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How To Cultivate & Cook Taro Leaves (+ 4 Uses for the Root!)

taro leaves
Foto: CC0 / Pixabay / manfredrichter

The taro plant is a versatile veggie whose roots and leaves can be found in everything from tea to curry. Here’s how you can grow, harvest and cook taro leaves and roots at home.

Taro, or Colocasia esculenta, is a tropical to subtropical plant native to Southeast Asia and parts of Africa. The edible species has delicious leaves and roots, commonly cooked in African, Oceanic and South Asian dishes. Growing and harvesting this nutritious vegetable at home is easy. You can keep it outside if you live in a tropical — or relatively warm — climate. Make sure to plant the taro in the spring. Otherwise, grow your taro indoors, any time of the year. Here’s how to grow this popular plant so you can harvest your own taro leaves and roots. 


  • Taro Root
  • Large, deep pot with drainage holes
  • Rich, well-draining potting mix
  • Compost mix
  • Spray bottle (optional)
  • Spade/garden fork (optional)


  1. Fill your pot with soil to at least four inches from the top.
  2. Plant the taro root and cover it with three inches of soil. You can plant one root per pot or use a larger flower bed. Keep the roots around 20 inches apart. 
  3. Place the pot in a sun-lit spot. Part shade is okay, but the taro should get several hours of bright sun per day. 
  4. Water regularly to keep the soil moist. Once it starts producing shoots, you can also mist those with a spray bottle.
  5. Once a week, feed the taro some compost mix
  6. Over time, the taro will grow a thick bush up to six feet tall. You can harvest some mature, opened taro leaves without harming the plant. — just make sure not to pick all of them. It will continue to grow fresh shoots over the following months.
  7. The actual taro root (tuber) can be harvested within six months of planting. Using a spade/garden fork or your hands, gently dig the tuber out of the soil. If you planted the taro outside, harvest it in early fall, before the first frost. 

How To Cook Taro Leaves

Taro leaves can be cooked similarly to kale.
Taro leaves can be cooked similarly to kale.
(Foto: CC0 / Pixabay / hoaihungtv)

Taro leaves can be cooked and enjoyed similarly to other leafy greens. The shoots are blanched and boiled, then added to curries, chutney, stir-fries and stews. Taro leaves are typically found in Filipino, Chinese, Nigerian, Ghanaian and Caribbean dishes. The leaves are often paired with rich flavors like coconut milk, lemongrass stalk and masala. 

Make sure to wash taro leaves with salty water before you cut them up for cooking. Otherwise, the leaves can cause irritation and itchiness. Compared to spinach and kale, taro leaves must be cooked longer to release toxins. It’s also best to cook them twice. Boil them for 10 to 15 minutes, then drain and repeat the process with fresh water. After the second boiling, the leaves can be thrown in with the rest of your ingredients.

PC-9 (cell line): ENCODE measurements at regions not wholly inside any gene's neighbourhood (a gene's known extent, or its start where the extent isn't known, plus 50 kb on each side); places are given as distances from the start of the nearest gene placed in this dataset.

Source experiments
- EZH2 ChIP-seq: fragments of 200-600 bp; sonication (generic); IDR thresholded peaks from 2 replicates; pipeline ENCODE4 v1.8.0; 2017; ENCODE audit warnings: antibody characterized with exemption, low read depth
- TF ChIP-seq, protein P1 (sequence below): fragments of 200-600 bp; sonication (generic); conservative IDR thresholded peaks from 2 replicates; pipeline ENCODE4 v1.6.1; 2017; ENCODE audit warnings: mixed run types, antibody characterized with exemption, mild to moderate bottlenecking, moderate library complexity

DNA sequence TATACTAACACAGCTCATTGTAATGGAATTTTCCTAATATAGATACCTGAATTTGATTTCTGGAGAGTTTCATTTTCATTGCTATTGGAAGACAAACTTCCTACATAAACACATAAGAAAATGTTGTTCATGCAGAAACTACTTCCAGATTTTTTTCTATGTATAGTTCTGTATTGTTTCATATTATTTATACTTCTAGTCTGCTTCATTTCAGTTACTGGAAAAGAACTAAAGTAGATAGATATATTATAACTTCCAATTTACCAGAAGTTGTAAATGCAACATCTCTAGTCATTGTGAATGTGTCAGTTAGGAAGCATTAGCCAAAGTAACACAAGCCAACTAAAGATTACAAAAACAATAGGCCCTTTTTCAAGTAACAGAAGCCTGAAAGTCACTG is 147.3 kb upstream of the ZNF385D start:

Aside from cooking, taro leaves are commonly used as a zero-waste packaging material for food. Similar to banana leaves, taro leaves are strong, large and thick, making them great for wrapping up food to store in the fridge or a to-go bag.

Taro Root Tips

Taro root is a highly versatile vegetable.
Taro root is a highly versatile vegetable.
(Foto: CC0 / Pixabay / pisauikan)

A starchy vegetable, taro root has a similar consistency to a sweet potato. It is valued for its thickening properties and sweet, nutty flavor. It can be used in food, drinks, and more. Make sure, however, not to harvest the root until you are ready to eat it. Taro root is highly perishable and can only be stored in a cool, dark place for a couple of days. It’s best to get started peeling and chopping right away. You can use it in the following ways:

  • Cooking: Taro root can be steamed, boiled, fried and baked. It tastes great in soups, stews and mashed sweet potatoes. You can even make taro root fries and chips using just a bit of salt and oil. 
  • Baking: This root veg makes a fun addition to baked goods because of its purple color and nutty flavor. Add it to pancakes, sweet breads, cakes, muffins and Chinese steamed buns.
  • Drinks: Steamed taro root can be blended into smoothies or used to make taro milk tea. 
  • Frozen taro paste: If you find yourself with too much taro root to eat right away, you can use the rest to make frozen taro paste, which can be added to meals later. Steam small cubes of the root for fifteen minutes, then mash them with a fork. This gives you poi, a traditional Polynesian food. Separate the poi into an ice cube container and put it in the freezer. You can use the frozen poi cubes for smoothies, milk tea, and baked foods in the future. 

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